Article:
Two particular cases are very important in practice, and are briey discussed in the following


5.1 Sensors Solved With Least Squares Methods

A general least-squares approximation of the inconsistent set of equations of a redundant force

sensor can be obtained if the choice M = WC T is made in equation 5, where W is a diagonal

matrix of weights corresponding to dierent accuracies of basic measurements. Equation 10 can

be applied to estimate error propagation in such a sensor. However, since a correct weighting

is rarely achievable, the regular least-squares solution with M = C T is the only one currently

adopted in practice (see e.g. [15]).

Applying (10) and considering that, for 2-norms, it holds

kC T k = kCk

we have:


kC T Ck = kCk 2 ;

p f[2 + N C ] c + N C v g K p (C T C); (11)

K p (C T C)=

N 2 C

1 , 2N 2 C c

N 2 C: (12)

Eq.(11) and (12) show how the dependence of sensor accuracy on the condition number

is increased for sensors using least-squares approximation 4 . On the other hand, redundant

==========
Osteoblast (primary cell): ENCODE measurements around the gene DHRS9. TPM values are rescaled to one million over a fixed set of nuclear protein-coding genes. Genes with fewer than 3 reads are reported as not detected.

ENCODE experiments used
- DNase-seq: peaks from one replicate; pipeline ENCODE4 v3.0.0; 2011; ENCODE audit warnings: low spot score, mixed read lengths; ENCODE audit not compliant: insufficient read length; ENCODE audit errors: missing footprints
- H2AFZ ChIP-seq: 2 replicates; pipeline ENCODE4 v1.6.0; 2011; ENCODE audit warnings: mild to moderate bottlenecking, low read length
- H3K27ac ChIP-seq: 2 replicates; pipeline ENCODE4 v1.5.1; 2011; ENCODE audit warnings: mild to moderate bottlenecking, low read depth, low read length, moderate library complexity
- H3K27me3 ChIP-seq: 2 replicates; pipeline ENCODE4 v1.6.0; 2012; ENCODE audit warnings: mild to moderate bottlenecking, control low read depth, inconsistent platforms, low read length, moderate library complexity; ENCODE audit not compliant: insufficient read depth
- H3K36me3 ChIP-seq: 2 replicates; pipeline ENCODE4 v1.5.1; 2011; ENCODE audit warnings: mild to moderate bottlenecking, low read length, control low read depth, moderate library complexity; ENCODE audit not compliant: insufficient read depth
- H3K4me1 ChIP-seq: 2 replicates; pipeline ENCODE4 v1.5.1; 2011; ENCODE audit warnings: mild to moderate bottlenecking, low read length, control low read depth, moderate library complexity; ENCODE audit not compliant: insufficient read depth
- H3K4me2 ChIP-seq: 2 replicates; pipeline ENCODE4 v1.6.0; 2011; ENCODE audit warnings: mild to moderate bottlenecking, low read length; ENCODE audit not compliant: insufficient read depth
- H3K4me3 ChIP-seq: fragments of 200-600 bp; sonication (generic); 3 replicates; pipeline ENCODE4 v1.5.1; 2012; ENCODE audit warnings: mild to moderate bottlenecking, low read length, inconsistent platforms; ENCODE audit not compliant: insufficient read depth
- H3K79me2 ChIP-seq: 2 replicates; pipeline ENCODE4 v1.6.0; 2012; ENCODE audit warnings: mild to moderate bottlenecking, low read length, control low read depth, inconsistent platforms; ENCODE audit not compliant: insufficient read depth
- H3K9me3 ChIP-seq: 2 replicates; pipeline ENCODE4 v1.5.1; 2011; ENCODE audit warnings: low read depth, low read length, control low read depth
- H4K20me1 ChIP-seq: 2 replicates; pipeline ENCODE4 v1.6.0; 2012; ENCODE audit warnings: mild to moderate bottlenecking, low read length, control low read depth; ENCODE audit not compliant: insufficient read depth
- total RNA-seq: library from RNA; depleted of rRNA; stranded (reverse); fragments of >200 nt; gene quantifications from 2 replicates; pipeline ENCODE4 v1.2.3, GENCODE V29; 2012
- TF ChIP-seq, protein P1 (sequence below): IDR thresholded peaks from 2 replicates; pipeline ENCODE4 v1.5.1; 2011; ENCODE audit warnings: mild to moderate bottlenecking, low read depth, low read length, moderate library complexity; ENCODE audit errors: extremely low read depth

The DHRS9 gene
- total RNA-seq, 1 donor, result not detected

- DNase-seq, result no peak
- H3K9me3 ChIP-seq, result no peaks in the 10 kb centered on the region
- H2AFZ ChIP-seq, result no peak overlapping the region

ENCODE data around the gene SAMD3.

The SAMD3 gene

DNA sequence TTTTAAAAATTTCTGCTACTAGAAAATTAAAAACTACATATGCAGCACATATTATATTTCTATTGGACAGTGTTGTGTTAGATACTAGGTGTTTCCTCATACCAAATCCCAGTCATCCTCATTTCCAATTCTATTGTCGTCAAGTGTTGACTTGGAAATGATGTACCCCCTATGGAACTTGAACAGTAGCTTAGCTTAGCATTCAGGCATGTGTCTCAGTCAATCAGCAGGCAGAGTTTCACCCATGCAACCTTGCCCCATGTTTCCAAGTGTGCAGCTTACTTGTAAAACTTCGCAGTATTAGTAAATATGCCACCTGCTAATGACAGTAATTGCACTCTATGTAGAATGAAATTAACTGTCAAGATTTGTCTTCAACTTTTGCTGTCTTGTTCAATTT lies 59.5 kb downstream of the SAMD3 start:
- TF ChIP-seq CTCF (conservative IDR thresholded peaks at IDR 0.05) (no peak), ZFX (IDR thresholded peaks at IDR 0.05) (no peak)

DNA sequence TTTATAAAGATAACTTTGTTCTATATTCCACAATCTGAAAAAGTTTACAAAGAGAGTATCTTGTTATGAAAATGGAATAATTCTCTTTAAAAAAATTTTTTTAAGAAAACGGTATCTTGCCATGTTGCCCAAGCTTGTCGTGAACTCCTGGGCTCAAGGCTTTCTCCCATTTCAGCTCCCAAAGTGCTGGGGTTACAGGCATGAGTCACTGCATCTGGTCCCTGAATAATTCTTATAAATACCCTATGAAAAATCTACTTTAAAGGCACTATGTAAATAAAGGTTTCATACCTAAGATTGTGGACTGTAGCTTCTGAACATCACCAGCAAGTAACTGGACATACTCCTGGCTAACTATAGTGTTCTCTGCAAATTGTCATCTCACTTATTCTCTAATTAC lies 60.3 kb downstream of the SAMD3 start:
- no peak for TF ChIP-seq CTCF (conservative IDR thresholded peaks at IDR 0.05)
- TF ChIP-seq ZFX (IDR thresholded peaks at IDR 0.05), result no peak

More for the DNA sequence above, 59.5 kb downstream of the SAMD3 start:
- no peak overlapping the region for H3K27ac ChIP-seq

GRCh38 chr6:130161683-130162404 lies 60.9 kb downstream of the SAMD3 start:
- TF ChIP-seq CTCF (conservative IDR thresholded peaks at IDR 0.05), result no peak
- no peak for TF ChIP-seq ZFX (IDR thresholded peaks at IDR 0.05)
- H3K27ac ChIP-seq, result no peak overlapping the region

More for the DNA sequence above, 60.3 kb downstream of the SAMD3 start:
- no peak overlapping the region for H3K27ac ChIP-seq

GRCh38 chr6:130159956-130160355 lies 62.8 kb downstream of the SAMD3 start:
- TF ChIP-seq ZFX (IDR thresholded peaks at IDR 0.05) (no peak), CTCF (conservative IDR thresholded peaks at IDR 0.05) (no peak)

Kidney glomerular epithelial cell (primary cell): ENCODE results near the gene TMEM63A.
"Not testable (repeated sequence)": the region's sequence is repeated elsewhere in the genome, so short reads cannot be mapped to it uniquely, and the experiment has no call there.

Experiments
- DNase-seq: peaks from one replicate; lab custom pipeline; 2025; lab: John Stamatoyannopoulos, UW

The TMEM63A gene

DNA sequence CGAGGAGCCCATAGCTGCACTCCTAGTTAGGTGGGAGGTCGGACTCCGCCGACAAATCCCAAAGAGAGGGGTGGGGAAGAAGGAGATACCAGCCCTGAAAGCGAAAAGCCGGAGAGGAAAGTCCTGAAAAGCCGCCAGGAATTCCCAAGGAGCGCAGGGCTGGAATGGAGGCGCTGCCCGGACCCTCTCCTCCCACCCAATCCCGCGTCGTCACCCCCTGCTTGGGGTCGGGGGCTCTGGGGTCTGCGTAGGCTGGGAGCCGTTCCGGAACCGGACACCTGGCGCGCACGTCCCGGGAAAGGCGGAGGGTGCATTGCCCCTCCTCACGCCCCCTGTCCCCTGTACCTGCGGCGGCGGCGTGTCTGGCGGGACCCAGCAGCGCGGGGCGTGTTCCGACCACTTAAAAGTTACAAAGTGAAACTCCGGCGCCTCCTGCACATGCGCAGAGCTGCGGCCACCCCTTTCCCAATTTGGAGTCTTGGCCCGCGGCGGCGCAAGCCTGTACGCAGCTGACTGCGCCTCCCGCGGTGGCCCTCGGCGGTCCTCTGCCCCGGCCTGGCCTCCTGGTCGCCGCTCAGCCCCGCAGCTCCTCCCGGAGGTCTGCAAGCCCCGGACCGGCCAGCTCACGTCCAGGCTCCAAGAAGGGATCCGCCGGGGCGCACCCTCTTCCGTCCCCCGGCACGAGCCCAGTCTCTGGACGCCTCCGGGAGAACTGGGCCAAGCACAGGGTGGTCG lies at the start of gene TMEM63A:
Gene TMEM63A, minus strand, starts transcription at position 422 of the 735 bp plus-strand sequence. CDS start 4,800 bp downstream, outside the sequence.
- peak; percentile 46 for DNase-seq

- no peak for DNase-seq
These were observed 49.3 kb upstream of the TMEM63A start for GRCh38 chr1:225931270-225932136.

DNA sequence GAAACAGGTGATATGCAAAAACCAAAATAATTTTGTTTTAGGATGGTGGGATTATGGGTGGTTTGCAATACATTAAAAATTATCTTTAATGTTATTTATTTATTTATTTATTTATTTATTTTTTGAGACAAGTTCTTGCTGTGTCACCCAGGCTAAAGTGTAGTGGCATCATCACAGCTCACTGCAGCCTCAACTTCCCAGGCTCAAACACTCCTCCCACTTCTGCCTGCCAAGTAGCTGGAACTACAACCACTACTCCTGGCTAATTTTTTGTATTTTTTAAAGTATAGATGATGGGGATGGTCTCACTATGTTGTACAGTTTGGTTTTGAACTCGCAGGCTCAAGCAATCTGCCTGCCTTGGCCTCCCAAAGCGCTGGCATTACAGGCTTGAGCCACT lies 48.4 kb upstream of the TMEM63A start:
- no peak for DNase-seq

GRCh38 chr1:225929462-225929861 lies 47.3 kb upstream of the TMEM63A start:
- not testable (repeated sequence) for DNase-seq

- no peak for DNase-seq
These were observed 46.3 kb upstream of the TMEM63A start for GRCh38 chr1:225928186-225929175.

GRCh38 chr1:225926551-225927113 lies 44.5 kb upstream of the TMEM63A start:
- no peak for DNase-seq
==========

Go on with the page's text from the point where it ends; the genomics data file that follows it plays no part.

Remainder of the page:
transducers can reduce the condition number N C . In summary, the eectiveness of redundant

transducers should be checked in the specic case, as they may result either benecial, or useless,

or even harmful for sensor precision (this point will be reconsidered later).

5.2 Sensors With Structured Matrices

Some force sensor designs produce compliance matrices whose elements obey to such a pattern

that the solution of the associated linear system can be performed very easily. Well contrived

sensor designs in fact can realize diagonal or near diagonal MC matrices, thus decoupling the

eect of each load component on the manipulated measurement vector Mv. A good example is

described in [5]. Although this concept is not limited to redundant sensors, it is easier to design

decoupled sensors when m>n.

4 It can be noted that (11) and (12) suggest a more pessimistic estimate of error propagation in least square